The premise is unambiguously excellent. During World War II, a convoy of Nazis roll into a remote mountainous region of Romania and set up shop in a creepy medieval fortress. But soon, their presence awakens an evil force that begins taking them out one by one. One German soldier (Jürgen Prochnow of "Das Boot" fame) stands up for the locals, who are being blamed and executed by their Nazi overlords, and then enlists a local historian (Ian McKellen) to unravel the mystery.
"The Keep" is antifascist fan fiction not unlike "Inglourious Basterds" in which German soldiers are set up for a revisionist reckoning, but this movie is more interested in '80s-era fantasy than history. Mann's overuse of chintzy special effects dates the film, but not quite as much as the overbearing synthesizer score. There's the seedling of a visionary horror film here, though, and a remake by a Guillermo del Toro type would be interesting.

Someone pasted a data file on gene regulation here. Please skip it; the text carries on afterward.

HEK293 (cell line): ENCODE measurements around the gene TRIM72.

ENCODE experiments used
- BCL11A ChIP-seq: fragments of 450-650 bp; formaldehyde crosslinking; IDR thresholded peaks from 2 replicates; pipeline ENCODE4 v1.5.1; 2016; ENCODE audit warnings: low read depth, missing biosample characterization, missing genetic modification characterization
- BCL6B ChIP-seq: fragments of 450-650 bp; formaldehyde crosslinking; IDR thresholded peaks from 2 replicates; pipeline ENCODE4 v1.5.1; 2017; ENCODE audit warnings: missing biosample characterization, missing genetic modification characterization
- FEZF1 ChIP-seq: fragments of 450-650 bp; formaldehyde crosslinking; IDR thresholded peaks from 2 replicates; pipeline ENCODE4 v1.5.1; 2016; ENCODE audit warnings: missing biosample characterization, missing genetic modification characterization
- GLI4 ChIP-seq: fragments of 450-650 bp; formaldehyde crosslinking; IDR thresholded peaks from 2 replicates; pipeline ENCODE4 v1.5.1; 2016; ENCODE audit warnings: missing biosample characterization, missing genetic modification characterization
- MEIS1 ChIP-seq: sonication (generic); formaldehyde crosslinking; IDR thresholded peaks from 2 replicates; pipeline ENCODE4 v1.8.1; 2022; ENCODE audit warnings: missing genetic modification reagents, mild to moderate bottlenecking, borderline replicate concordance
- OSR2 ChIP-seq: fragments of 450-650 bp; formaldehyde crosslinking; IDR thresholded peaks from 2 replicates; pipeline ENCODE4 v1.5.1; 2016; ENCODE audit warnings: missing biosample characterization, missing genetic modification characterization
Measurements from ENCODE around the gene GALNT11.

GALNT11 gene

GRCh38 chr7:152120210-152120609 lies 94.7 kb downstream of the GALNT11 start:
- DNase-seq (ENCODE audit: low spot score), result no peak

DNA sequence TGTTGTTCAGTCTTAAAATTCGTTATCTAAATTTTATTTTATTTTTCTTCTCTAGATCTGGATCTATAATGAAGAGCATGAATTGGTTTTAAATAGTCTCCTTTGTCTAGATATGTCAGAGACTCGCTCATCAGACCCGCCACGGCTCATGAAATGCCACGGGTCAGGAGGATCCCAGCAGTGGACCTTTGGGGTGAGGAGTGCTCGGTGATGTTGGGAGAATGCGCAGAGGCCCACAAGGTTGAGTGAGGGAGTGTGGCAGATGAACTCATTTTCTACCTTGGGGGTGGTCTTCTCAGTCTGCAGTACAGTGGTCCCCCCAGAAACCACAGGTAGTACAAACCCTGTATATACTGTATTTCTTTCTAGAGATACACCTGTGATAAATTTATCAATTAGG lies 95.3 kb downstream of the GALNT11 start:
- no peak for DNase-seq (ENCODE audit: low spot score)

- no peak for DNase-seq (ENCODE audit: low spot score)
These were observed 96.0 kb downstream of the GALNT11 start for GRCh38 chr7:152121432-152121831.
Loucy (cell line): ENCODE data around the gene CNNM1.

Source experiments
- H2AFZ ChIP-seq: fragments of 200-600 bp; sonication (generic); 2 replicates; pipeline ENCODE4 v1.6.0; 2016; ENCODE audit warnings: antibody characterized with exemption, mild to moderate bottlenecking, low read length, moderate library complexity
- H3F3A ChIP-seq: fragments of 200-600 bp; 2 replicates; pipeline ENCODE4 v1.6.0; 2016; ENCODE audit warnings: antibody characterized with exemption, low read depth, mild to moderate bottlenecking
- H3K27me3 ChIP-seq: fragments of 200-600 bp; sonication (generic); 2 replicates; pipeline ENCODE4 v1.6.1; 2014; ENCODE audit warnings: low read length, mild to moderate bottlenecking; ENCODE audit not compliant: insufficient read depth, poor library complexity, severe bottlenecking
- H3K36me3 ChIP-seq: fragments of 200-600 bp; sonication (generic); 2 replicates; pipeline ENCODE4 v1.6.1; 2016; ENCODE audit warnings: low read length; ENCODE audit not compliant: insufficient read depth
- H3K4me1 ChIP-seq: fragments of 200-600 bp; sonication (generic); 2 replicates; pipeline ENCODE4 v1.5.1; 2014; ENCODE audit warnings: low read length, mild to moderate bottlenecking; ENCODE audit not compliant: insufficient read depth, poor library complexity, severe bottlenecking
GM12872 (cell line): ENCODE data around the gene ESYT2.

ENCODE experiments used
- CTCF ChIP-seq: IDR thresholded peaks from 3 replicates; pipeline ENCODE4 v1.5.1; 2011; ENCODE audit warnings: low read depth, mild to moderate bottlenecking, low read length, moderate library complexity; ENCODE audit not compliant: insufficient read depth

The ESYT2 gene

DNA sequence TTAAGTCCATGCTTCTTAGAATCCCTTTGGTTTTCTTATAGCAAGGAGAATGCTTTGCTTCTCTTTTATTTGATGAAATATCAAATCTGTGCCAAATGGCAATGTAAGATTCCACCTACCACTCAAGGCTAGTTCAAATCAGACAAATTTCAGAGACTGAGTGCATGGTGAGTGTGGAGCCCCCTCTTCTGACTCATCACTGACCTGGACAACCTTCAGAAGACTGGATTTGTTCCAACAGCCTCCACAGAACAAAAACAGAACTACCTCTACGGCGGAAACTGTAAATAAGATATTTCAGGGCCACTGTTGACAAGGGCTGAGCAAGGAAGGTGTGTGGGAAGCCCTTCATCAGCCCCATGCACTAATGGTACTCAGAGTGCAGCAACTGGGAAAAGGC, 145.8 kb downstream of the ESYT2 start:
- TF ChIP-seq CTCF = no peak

The Last Of The Mohicans
Michael Mann's striking visual style is partly attributable to Italian cinematographer Dante Spinotti ("Manhunter" and "Heat"). In "The Last of the Mohicans," the duo captures the 18th-century American wilderness with romantic chiaroscuro splendor in this gorgeous 1992 epic about the French and Indian War. This is a film to be viewed for its beauty foremost, but be warned, Spinotti prefers motivated lighting. Many scenes are shot as if illuminated by a single flickering candle or dimly glowing moonlight. If you don't have a television that can handle this scheme, you might be lost in the dark.
Daniel Day-Lewis plays the titular last Mohican, Hawkeye. He's a half-native living peacefully alongside English colonialists until the daughters of a British officer are captured by a treacherous scout from a nearby tribe. When Hawkeye's village is conscripted, he rescues one of the women (Madeleine Stowe). They fall in love but are caught in the deadly crossfire of the larger conflict.